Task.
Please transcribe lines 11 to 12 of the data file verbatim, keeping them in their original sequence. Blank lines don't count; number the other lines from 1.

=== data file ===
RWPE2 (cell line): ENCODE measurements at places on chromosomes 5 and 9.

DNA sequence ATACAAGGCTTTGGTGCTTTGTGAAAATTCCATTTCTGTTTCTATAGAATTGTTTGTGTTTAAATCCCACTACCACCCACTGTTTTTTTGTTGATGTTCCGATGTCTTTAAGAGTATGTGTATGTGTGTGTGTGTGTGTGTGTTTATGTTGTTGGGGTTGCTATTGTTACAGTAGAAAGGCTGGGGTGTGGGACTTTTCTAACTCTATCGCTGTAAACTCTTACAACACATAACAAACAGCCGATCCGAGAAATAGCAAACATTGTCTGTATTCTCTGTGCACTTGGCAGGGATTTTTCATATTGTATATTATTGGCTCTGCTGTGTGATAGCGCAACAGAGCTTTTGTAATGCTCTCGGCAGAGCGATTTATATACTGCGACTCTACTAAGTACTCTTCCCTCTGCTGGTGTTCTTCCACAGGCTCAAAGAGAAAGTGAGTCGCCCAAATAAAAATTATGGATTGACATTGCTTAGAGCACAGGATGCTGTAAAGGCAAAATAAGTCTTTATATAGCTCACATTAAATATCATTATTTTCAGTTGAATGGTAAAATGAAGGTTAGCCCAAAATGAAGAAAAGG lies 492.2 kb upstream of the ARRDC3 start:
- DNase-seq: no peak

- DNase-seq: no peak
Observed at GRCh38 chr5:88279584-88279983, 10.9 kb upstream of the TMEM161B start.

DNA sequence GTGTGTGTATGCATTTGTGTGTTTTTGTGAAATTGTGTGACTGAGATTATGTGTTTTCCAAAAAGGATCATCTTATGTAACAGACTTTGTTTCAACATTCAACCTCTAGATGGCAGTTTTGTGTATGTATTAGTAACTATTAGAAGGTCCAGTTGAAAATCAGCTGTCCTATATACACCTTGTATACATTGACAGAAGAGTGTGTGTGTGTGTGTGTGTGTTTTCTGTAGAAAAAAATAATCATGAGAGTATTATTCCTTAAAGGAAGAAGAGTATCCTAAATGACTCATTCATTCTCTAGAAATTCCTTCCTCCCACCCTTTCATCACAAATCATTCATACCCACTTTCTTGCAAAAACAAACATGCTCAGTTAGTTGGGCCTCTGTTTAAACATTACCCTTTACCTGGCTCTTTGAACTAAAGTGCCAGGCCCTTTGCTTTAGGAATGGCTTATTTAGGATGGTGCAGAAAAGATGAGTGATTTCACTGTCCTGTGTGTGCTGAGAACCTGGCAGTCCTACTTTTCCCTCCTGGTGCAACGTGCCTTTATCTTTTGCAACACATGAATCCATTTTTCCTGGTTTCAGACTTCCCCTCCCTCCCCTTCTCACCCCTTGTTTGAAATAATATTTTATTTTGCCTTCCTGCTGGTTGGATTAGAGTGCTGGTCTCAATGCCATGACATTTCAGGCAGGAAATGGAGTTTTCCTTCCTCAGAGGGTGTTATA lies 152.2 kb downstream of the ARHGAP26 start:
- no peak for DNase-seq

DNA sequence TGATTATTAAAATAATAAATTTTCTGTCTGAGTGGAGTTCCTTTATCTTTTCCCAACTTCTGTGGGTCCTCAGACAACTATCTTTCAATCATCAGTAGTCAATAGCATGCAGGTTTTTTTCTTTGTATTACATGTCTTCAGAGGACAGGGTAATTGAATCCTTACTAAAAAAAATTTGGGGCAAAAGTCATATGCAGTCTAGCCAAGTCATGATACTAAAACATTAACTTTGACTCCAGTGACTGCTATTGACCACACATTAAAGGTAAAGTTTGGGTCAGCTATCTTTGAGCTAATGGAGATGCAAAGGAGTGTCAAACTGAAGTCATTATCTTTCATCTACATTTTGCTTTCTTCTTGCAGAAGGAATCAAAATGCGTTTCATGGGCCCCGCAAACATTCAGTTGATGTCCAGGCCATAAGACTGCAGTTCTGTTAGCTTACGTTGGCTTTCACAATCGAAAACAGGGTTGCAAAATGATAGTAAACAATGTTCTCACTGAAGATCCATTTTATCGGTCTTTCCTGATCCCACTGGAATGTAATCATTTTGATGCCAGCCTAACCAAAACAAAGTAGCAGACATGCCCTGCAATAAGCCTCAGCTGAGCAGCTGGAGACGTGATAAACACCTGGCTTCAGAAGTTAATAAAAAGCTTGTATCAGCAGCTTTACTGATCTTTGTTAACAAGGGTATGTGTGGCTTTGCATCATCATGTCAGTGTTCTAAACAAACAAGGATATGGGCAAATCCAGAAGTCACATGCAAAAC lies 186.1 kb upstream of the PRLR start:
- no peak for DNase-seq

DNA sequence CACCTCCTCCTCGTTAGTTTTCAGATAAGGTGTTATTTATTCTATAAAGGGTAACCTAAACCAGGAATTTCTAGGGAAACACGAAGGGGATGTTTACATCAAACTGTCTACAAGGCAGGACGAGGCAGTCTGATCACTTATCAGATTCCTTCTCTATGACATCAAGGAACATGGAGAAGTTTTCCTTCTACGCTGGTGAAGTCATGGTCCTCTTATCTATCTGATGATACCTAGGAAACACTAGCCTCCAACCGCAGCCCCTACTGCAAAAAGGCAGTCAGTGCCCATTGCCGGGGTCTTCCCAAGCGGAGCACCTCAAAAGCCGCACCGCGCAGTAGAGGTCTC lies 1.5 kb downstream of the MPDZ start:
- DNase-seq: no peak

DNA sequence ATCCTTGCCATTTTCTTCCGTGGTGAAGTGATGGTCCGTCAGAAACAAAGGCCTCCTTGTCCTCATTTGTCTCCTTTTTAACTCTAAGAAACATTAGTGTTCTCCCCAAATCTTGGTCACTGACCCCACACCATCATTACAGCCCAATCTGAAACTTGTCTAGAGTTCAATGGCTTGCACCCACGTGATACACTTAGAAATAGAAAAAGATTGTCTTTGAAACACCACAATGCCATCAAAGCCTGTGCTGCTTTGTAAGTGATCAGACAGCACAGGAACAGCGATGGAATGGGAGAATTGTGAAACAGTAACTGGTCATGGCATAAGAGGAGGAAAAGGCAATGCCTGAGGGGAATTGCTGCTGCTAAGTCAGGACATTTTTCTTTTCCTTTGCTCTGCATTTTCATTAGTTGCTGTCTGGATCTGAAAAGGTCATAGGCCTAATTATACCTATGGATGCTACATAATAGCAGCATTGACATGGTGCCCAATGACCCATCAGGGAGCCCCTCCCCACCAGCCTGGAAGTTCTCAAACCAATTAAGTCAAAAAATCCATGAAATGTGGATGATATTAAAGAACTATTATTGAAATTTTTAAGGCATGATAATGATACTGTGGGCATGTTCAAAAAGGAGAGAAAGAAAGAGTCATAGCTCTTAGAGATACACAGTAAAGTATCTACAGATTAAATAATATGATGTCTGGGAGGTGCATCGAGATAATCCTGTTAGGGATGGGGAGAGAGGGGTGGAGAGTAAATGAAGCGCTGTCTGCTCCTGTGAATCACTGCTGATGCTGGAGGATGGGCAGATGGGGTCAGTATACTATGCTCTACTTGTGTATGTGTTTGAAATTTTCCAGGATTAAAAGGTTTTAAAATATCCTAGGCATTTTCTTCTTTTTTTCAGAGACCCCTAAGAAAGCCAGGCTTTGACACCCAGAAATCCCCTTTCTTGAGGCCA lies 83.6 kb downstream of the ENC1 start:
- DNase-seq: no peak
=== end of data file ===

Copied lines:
- DNase-seq: no peak

DNA sequence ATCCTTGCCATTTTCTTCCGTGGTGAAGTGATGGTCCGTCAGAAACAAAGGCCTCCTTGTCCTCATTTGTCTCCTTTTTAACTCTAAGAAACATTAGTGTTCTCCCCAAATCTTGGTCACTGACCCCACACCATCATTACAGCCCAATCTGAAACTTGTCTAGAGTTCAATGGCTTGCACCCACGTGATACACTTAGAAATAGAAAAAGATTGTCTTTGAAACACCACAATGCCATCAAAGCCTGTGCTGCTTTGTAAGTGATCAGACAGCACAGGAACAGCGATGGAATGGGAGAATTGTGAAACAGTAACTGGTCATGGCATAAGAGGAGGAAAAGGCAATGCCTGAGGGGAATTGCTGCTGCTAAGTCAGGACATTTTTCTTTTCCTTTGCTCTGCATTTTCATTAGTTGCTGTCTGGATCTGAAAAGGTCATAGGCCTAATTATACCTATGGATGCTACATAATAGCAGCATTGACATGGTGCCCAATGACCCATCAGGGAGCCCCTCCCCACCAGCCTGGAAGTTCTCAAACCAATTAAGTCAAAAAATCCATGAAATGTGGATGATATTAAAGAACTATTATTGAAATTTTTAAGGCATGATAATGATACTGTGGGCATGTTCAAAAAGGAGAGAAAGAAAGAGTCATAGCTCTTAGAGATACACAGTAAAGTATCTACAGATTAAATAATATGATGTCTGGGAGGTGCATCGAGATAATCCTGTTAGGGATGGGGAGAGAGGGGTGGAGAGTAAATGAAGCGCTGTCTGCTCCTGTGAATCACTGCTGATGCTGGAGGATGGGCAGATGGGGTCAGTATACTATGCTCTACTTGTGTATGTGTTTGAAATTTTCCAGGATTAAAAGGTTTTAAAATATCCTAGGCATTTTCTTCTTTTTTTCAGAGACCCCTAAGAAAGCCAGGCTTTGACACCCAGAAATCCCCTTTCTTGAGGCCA lies 83.6 kb downstream of the ENC1 start: